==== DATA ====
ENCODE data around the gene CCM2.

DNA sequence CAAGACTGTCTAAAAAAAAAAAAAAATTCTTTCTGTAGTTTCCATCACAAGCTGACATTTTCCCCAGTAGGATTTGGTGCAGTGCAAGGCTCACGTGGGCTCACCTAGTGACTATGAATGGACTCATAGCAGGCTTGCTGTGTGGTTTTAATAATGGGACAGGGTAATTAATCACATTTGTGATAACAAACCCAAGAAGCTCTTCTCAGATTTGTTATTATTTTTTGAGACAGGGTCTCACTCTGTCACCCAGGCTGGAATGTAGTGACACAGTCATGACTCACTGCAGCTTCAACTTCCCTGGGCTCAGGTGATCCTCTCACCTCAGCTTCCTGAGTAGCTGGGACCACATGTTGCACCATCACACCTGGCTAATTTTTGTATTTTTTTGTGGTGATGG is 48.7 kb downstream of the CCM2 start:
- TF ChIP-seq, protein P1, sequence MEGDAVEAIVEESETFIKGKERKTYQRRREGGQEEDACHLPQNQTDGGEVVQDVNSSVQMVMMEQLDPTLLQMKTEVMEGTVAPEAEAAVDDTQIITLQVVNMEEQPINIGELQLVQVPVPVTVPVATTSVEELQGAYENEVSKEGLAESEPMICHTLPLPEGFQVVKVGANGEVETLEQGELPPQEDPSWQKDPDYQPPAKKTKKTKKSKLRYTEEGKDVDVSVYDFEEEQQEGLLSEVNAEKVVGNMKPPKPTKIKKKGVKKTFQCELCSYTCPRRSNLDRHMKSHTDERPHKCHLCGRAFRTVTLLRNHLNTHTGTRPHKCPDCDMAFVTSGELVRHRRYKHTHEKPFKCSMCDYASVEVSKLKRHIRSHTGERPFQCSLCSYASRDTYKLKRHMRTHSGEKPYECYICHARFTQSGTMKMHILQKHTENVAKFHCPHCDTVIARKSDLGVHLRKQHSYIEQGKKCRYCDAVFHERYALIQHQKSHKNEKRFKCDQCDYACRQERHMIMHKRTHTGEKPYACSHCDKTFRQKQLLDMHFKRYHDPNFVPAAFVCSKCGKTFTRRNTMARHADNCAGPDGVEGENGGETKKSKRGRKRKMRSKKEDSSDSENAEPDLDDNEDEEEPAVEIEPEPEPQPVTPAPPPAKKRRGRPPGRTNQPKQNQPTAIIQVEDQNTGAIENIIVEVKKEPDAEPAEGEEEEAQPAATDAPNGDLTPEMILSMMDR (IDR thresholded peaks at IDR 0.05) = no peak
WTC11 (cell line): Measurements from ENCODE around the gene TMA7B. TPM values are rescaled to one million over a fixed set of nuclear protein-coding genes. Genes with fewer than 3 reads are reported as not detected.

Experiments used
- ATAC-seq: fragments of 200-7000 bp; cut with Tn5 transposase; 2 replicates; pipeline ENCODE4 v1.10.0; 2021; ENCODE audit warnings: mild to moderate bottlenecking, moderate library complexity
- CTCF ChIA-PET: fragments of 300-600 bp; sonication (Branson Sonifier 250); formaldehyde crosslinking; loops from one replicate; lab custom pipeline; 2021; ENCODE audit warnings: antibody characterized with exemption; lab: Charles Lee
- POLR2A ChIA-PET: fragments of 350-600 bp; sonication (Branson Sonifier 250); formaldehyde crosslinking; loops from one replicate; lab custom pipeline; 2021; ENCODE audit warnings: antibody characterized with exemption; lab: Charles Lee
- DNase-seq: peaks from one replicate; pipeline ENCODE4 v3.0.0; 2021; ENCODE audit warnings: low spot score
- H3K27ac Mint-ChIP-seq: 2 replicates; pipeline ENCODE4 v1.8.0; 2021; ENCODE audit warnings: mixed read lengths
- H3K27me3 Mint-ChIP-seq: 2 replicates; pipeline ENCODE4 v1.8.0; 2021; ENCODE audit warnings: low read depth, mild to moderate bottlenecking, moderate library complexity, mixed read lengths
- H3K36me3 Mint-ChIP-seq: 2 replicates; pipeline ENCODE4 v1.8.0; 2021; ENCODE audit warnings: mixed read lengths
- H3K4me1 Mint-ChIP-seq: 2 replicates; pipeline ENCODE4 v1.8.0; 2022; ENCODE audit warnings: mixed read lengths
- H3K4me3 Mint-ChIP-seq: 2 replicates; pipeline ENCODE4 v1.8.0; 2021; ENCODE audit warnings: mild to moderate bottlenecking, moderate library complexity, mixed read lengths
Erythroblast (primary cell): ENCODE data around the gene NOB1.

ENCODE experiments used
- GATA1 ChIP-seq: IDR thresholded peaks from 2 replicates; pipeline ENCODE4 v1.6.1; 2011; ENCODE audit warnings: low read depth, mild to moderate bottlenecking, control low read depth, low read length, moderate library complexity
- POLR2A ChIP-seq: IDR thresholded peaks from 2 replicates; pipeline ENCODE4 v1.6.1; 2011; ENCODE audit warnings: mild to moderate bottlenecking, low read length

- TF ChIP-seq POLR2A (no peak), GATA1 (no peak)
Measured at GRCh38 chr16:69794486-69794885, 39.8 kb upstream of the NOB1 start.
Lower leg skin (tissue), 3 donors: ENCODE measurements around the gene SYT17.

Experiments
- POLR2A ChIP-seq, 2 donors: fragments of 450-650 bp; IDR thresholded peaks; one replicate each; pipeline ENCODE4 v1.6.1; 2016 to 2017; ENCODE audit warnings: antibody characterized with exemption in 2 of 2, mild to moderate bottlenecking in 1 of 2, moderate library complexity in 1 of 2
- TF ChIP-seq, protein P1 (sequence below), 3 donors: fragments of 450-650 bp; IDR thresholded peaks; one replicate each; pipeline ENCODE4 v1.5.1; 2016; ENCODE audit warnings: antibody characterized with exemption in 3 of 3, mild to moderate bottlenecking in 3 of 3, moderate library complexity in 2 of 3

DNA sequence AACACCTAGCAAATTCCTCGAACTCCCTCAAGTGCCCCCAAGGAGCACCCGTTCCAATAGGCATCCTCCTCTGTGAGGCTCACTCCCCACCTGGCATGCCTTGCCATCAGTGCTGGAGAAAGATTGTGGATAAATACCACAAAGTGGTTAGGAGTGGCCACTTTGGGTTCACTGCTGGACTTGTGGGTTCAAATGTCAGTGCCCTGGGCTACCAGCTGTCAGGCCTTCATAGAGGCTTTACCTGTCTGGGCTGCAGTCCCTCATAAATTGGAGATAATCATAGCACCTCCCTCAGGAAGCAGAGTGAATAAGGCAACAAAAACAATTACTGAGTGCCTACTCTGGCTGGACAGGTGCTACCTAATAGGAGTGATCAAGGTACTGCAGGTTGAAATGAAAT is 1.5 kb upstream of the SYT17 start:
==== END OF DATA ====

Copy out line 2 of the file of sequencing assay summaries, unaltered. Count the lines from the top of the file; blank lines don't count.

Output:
DNA sequence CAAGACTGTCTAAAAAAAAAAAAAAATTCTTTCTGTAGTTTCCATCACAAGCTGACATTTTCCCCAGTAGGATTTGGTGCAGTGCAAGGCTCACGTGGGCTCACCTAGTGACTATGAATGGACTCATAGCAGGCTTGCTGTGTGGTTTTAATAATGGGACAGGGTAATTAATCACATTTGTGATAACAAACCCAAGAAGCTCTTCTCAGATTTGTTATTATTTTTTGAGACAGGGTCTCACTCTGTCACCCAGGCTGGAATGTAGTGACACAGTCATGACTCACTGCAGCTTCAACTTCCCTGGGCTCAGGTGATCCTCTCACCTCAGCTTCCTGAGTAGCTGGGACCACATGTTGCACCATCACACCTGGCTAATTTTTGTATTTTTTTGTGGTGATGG is 48.7 kb downstream of the CCM2 start: